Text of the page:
FM: Who is the intended audience for PH101?
SS: Current patients, prospective patients, healthcare providers who have questions about how to better treat pelvic pain, bladder and/or bowel conditions – really anyone. I tailor these classes so they are understandable to the general population, but I also try to give more in-depth information than one might not find elsewhere. I really want class participants to leave with a clear picture of what is going on with their bodies.
FM: Do you have to be a current patient at BBPT to go?
SS: Not at all! Most of the participants have been prospective patients looking for more information and seeing if physical therapy can be helpful for their condition. We’ve also had plenty of other healthcare providers come to learn more about the musculoskeletal component to bowel, bladder and sexual dysfunction. Everyone is welcome!
FM: What is your favorite topic to cover?
SS: I really love them all, but especially the bowel lecture, “Why is Pooping so Difficult”. It’s fun to be an adult and get to talk about pooping! Potty talk is often not socially acceptable but I like to open the floor to talk about issues that are often swept under the rug. I also really love our Ladies Only Night. It’s a safe place where women can come and ask any of their questions concerning pelvic health in a friendly, fun, women only environment. It almost has the feel of a girls’ night in with your friends, minus the pajamas and pillow fights.
FM: What are some of your favorite reactions from last years’ class?
SS: I love seeing “light bulbs” click on when people discover anatomical and physiological reasons why they are experiencing symptoms. People get so much bad information along the way and often times are told everything is in their head. I love the smiles and hope on people’s faces when they hear the good news that it is not, and that there is a solution to their symptoms!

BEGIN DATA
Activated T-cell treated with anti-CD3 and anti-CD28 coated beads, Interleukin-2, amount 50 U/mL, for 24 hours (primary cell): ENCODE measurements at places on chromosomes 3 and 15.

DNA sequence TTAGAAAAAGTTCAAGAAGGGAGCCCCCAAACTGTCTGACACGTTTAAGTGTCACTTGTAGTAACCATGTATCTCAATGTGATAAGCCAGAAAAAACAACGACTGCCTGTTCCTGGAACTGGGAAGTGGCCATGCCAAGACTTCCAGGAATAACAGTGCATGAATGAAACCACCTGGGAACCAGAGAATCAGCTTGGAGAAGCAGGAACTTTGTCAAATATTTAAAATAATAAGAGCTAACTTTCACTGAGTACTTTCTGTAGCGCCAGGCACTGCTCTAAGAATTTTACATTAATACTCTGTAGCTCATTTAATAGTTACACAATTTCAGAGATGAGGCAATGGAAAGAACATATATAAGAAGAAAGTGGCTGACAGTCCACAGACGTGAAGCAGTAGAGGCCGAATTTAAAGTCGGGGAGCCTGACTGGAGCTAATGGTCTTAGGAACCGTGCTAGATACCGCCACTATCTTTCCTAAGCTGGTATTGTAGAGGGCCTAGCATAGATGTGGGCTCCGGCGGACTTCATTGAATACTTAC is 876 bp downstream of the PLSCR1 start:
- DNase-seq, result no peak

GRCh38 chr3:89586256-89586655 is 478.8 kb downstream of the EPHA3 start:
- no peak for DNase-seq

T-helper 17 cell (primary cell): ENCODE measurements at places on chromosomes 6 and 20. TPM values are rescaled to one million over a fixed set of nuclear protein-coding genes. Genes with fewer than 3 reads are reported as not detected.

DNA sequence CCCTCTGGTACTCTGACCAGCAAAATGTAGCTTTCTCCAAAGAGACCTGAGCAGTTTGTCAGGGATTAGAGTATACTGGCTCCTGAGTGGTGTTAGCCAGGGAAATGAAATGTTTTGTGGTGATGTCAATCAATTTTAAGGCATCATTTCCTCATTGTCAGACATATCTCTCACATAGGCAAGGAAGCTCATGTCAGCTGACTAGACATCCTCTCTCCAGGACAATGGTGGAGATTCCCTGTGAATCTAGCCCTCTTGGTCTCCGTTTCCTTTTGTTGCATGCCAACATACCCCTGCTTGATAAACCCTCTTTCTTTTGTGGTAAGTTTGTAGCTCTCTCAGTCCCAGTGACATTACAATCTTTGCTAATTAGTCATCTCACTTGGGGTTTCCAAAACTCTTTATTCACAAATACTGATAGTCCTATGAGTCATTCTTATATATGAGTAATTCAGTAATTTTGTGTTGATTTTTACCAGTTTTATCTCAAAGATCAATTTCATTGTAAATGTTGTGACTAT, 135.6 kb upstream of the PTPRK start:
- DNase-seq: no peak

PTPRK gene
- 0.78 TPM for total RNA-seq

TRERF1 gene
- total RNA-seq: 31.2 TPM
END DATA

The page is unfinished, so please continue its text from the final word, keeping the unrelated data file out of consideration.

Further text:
FM: What’s different/ new and exciting this year?
SS: This year we have assembled an expert panel of pelvic pain specialists to do a question and answer forum with the class participants. The experts on the panel will be Gynecologist Dr. Dena Harris, Urologist Dr. David Kaufman and Physiatrist Dr. Allyson A. Shirkhande. This is something I have wanted to organize since starting the pelvic health series so I am really excited to provide this unique and valuable opportunity to patients, especially those with complex cases.
We will also be video recording some of the lectures so they can be available online for those outside of NYC. We have had a lot of requests from all over the world to have access to the lectures. We are passionate about education and providing good information, so we are excited to record them and make them available online.
FM: What should people do who are interested in taking the class?
SS: They should sign up online as soon as they can at PelvicHealth101.eventbrite.com. The classes are free but space is limited so they do fill up quickly. Light refreshments will be provided. Check out our class schedule below!
Pelvic floor dysfunction is complicated. If you have pelvic pain or dysfunction, you know this. You know that it takes a long time to figure out what is going on and rarely is it straight forward. It’s often a more of a journey to recovery than a quick fix. As a physical therapist specializing in pelvic floor dysfunction I’ve found that what makes that journey faster is having a multi-disciplinary team of specialized practitioners addressing every aspect of the dysfunction. At the next Pelvic Health 101 lecture, you will get the unique opportunity to hear from three healthcare providers who work closely with patients at Beyond Basic PT discuss how mental health, yoga and acupuncture can be excellent adjunct therapies to help you on your healing journey.
The mind-body relationship is starting to become a hot topic in research and never in the history of pain management has there been more exciting news. Until a little over a decade ago it was thought that the brain was solid and fixed by age 5, and from there the brain deteriorated. Now it is understood that the brain changes constantly based on environment, behavior, thoughts and feelings. This can be good or bad news. The experience of anxiety and pain is the bad news. The good news is that through “retraining” the brain you can reduce/eliminate pain! This is why mental health counseling can be so important on your healing journey.